What is a complaint?
Its’ recognised that this is not always easy to determine, however, it is usually when someone voices their dissatisfaction with the service provided and where a response is required.
Common causes of Complaint:
- Clinical care and treatment
- Failure to diagnose
- Attitude of health professional and/or staff
- Delay to visit/Unable to get an appointment/Not being seen on time
- Failure to refer
- Poor communication
- Breach of Confidentiality
- Practice Administration
What do Patients Want?
- To be listened to, to have their concerns taken seriously
- An apology
- An explanation of the events
- Reassurance that things will be put right
Who Can Complain?
- Anyone who is receiving or has received NHS treatment or services including minors i.e. under 16.
What to do if a patient makes a complaint:
Some complaints can be dealt with on the spot e.g. prescription not ready or sent to chemist in error, forms or letters not ready for collection etc.
Apologise to the patient and show empathy (let them know that you understand how they feel). Remember to stay calm and speak softly even if the patient is abusive.
Collect as much information as you can about the patient (name address telephone etc.) and their problem. Confirm the information with the patient.
Investigate the problem in an effort to try to identify possible solutions and if possible provide the patient with an explanation.
Agree with the patient a way forward. This can sometimes be difficult if patients are very upset and are not happy with any of your suggestions in which case it may useful to ask the patient how they would like to see the matter resolved.
Ensure that you follow through any agreed action and check that the patient is happy with the solution.
If you are unable to satisfy the patient please make the patient aware of the PALS (Patient Advice and Liaison Service) who may be able to help, particularly useful for patients who do not wish to make a formal complaint.
Provide the patient with a copy of the NHS Complaints Procedure, which can be located in the red complaints/suggestions file in reception.
Record the incident in the red complaints/suggestions file.
We can learn from our mistakes. The complaints will be reviewed and used as a tool to improve our services.
Complaints that are Not Easy to Resolve:
These include more serious complaints such as, complaints against a GP or member of staff, breach of confidentiality, clinical matters etc. These patients should be given a copy of the NHS complaints procedure and referred to the Practice Manager. If the complaint is about the practice manager, please refer to the Senior Partner.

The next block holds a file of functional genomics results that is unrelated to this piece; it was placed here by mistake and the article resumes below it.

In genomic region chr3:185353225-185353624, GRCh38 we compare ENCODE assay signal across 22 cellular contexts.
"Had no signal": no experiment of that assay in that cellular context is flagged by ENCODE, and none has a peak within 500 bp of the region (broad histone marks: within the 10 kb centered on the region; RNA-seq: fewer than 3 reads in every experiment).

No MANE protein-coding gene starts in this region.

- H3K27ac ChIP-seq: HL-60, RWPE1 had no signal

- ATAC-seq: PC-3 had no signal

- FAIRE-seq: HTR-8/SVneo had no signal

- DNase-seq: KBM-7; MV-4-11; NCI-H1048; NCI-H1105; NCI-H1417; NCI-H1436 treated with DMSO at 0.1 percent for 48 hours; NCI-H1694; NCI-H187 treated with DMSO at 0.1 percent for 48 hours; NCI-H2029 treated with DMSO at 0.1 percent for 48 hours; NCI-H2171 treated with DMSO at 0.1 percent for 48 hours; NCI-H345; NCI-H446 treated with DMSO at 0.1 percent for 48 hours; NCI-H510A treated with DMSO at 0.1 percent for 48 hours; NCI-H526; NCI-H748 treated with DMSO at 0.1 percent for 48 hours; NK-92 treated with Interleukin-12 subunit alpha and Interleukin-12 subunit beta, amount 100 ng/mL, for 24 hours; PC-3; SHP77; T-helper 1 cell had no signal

The practice operates an internal complaints procedure known as local resolution. The practice aims to give you a quick but thorough response to your complaint.
Anyone who is receiving or has received NHS treatment or services can make a complaint.
If you are unable to make your complaint yourself, then someone else such as a relative or a friend can complain for you. If you are aged 16 or over your representative will need your written consent.
If you are complaining on behalf of a patient that has died you will need to provide a letter of administration or proof that you are the executor of the will.
It is important to make your complaint as soon as possible after the problem arises.
- Complaints may be made verbally or in writing to the Practice Manager.
- Your complaint will be recorded and acknowledged within 3 working days.
- Your complaint will be investigated thoroughly and fairly.
- As per the NHS England Complaints Resolution guidelines;
- “There is no timescale for providing a response but the regulations specify that the complainant should be updated, and informed of the reasons for the time taken, in writing if there is no response provided within six months” https://resolution.nhs.uk/wp-content/uploads/2019/03/CNSGP-Responding-to-complaints.pdf
However, we try our best to investigate the points raised and write to the complainant within 1 month of the date of the acknowledgement letter.
If we are unable to satisfy the complanant through local resolution, or the complainant is unhappy with our response, they have the right to take their complaint to the Health Service Ombudsman. The Ombudsman is independent of the government and the NHS. You can contact their helpline on 03450154033, email firstname.lastname@example.org, fax 03000614000 or via post Millbank Tower, Millbank, London, SW1P 4QP. Further information about the Ombudsman is available at www.ombudsman.org.uk
Changes to making complaints from 1st July 2023
from 1 July 2023, the way members of the public make a complaint about primary care services to the commissioner is changing.
There are two ways members of the public can make a complaint:
- You can complain to the healthcare provider: for example, a GP surgery
- You can complain to the commissioner of the service
West London instead of NHS England.
They will need to do this by:
- Telephone: 020 3350 4567 (This is an automated service. Please leave a
message requesting a call back)
- E-mail: email@example.com
- Writing to us at: Complaints Manager, NHS North West London, 15 Marylebone
Road, London NW1 5JD